Three great stories we found on the internet this week.

One dam thing

The biggest dam removal project in U.S. history is now underway along the Klamath River, which flows from Oregon to Northern California: the first of four hydroelectric dams, Copco 2, has been removed. The restoration process will open up 400 miles of fish habitat that have been closed off for nearly a century. That’s good news for the river and its salmon and steelhead trout. It’s also good news for Klamath Basin communities, including Indigenous peoples who have long relied on the river for their fishing traditions.

Next, the remaining reservoirs will be drawn down, and the other three dams will be deconstructed beginning next summer. Though it will be a long and complex process, even the removal of one dam is a victory: the Klamath River is now flowing through Ward’s Canyon, an area significant to the Shasta Indian Nation, for the first time since 1918.

Read more at Oregon Public Broadcasting

Road to rail

In an effort to curb carbon emissions, Germany is trying to get more people to opt for public transit. In May, the country introduced the Deutschland-Ticket: €49 ($55 US) a month for unlimited bus and train travel in every municipality in Germany.

A train at Cologne Central Station.
Cologne Central Station (Cologne Hauptbahnhof) is one of Europe’s most important railway hubs. Credit: Matt Buck / Flickr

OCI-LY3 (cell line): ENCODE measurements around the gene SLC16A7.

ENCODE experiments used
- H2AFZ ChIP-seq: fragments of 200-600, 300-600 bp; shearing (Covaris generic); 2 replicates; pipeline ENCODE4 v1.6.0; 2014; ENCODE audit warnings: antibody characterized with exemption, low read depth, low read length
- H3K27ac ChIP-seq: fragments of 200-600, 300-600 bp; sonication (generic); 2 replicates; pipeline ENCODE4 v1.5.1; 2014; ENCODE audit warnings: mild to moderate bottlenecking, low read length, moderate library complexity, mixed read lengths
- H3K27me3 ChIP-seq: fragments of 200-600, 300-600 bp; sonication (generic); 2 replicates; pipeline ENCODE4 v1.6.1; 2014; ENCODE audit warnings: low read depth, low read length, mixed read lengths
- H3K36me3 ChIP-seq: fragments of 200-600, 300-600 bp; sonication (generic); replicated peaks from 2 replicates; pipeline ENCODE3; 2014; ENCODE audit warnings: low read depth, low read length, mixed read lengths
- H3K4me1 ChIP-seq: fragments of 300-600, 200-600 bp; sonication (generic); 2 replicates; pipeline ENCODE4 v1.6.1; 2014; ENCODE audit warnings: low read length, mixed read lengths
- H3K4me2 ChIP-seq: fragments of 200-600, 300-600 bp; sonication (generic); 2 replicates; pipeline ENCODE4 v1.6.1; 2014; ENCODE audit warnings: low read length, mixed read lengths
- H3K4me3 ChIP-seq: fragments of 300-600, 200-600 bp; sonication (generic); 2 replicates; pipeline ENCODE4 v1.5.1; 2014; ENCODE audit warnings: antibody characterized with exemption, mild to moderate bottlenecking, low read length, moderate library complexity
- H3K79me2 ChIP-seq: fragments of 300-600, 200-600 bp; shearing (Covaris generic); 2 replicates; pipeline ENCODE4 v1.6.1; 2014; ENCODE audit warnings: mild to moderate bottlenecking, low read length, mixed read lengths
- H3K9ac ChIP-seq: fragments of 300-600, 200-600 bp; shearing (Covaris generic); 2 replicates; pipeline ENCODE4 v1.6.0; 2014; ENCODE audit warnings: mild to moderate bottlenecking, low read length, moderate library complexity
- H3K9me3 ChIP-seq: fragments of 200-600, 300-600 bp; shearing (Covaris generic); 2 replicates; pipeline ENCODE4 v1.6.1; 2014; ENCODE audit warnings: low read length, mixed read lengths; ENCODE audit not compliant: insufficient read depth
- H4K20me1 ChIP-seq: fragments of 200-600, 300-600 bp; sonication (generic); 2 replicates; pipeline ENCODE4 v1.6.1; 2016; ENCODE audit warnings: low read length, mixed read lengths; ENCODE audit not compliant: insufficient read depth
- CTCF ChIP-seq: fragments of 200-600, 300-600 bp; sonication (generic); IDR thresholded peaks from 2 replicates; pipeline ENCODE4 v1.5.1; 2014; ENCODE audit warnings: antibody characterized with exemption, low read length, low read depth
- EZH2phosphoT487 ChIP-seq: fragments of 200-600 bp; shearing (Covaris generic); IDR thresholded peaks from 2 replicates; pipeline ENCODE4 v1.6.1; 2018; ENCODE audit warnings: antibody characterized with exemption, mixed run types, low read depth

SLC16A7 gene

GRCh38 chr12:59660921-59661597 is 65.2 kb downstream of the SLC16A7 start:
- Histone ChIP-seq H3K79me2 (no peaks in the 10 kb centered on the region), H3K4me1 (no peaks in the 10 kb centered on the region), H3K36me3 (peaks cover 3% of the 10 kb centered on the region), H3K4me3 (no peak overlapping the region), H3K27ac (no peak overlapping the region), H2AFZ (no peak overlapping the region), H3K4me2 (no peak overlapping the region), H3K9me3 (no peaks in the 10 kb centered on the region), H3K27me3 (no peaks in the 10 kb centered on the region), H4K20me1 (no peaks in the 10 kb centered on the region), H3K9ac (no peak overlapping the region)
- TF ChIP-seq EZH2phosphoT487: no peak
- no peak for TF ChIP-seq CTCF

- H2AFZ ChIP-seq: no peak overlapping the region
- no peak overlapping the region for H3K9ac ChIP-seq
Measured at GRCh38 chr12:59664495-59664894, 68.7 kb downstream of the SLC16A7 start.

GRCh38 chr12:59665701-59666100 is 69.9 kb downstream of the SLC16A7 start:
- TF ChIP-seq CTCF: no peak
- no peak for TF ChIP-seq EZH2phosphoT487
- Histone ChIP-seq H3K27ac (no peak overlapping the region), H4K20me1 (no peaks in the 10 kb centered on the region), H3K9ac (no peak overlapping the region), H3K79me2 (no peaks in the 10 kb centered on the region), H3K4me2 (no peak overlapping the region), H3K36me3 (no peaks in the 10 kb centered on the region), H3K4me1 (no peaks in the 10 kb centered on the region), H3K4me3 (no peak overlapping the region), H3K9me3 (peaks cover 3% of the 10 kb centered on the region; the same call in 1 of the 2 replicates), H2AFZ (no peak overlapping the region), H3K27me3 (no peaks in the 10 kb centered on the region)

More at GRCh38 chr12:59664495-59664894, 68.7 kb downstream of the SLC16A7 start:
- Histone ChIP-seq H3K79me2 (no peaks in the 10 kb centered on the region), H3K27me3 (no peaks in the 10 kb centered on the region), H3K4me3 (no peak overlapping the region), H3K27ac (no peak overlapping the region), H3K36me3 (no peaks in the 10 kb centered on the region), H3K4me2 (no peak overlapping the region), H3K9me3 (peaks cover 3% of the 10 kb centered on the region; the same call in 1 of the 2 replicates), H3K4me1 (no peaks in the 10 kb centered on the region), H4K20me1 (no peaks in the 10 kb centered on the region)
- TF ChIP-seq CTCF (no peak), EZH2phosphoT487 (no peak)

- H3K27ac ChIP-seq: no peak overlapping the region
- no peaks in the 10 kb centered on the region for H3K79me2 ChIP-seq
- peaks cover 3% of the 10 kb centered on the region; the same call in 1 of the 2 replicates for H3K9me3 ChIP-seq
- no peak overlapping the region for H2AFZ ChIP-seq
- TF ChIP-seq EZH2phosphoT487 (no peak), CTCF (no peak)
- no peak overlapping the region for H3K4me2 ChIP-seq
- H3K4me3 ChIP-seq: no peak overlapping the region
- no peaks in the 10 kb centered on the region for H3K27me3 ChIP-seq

Already, the numbers show a striking difference: compared to June 2019 (pre-pandemic), there were almost 100,000 fewer daily car trips on average this past June. And more people are opting for rail: In April, there were 97,000 train trips of more than 30 kilometers on weekday mornings. In June, there were over 123,000 — an increase of 27.5 percent. 

Read more at Bloomberg

Staying strong

Farhad Hazrati coached Afghanistan’s women’s judo team until the Taliban regime prohibited women from participating in sports in 2021. He’s now living in a refugee center in Norway, but some members of the team are still meeting with him — in secret — over WhatsApp.

These virtual trainings are risky. But for women who rely on judo for their mental health or just their sense of independence, it’s worth it.

“Every time there is a training, I feel there is some hope,” says one woman who trained for 15 years. She still harbors dreams of becoming a world champion.

Read more at Al Jazeera